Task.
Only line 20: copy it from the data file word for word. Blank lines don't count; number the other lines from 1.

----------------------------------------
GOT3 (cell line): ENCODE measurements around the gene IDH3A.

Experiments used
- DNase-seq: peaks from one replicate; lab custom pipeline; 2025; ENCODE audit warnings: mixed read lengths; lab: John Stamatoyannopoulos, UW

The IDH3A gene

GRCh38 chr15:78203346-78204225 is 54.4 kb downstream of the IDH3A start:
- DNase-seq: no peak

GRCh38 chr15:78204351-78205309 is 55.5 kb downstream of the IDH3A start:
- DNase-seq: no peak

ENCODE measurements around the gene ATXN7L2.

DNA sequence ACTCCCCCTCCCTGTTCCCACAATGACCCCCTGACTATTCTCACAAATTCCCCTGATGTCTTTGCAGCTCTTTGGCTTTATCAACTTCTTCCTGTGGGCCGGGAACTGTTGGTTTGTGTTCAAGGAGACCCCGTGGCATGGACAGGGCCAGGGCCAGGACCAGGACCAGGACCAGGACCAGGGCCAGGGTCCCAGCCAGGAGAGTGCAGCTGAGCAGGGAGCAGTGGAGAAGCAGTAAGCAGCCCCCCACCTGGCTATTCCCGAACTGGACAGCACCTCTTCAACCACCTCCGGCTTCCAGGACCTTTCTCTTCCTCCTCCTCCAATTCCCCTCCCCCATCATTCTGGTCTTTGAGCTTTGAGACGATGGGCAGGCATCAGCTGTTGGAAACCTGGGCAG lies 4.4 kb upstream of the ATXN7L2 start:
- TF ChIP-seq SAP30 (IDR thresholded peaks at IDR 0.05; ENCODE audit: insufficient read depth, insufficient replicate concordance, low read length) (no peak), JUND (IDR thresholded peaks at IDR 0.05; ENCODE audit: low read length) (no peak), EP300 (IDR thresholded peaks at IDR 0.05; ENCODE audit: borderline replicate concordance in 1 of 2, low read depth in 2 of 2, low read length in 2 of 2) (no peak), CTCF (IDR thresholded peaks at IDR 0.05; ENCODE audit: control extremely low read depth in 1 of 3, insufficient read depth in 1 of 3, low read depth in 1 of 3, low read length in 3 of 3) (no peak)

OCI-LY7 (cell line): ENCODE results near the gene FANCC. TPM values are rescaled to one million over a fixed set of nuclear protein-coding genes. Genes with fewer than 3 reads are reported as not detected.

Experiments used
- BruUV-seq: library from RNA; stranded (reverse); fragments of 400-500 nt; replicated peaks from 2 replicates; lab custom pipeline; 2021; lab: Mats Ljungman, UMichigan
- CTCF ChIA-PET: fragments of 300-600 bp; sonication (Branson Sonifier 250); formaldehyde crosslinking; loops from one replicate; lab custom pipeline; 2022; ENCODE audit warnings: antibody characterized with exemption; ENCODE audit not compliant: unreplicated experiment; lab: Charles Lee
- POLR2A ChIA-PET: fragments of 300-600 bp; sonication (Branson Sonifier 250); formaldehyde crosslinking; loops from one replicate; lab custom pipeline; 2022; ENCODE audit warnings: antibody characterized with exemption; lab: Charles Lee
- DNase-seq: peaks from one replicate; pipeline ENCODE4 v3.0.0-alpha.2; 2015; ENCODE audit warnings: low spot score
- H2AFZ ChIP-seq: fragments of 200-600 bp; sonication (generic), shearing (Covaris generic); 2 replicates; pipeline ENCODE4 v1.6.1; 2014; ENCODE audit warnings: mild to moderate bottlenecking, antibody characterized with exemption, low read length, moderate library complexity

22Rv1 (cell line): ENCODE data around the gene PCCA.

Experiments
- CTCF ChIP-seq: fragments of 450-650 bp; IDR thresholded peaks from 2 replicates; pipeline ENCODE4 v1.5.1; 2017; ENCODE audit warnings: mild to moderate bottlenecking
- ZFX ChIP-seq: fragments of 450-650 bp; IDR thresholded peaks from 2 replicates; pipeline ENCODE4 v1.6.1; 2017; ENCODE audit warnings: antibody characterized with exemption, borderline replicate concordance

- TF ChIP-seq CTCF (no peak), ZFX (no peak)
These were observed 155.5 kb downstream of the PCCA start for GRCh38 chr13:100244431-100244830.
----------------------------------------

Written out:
Experiments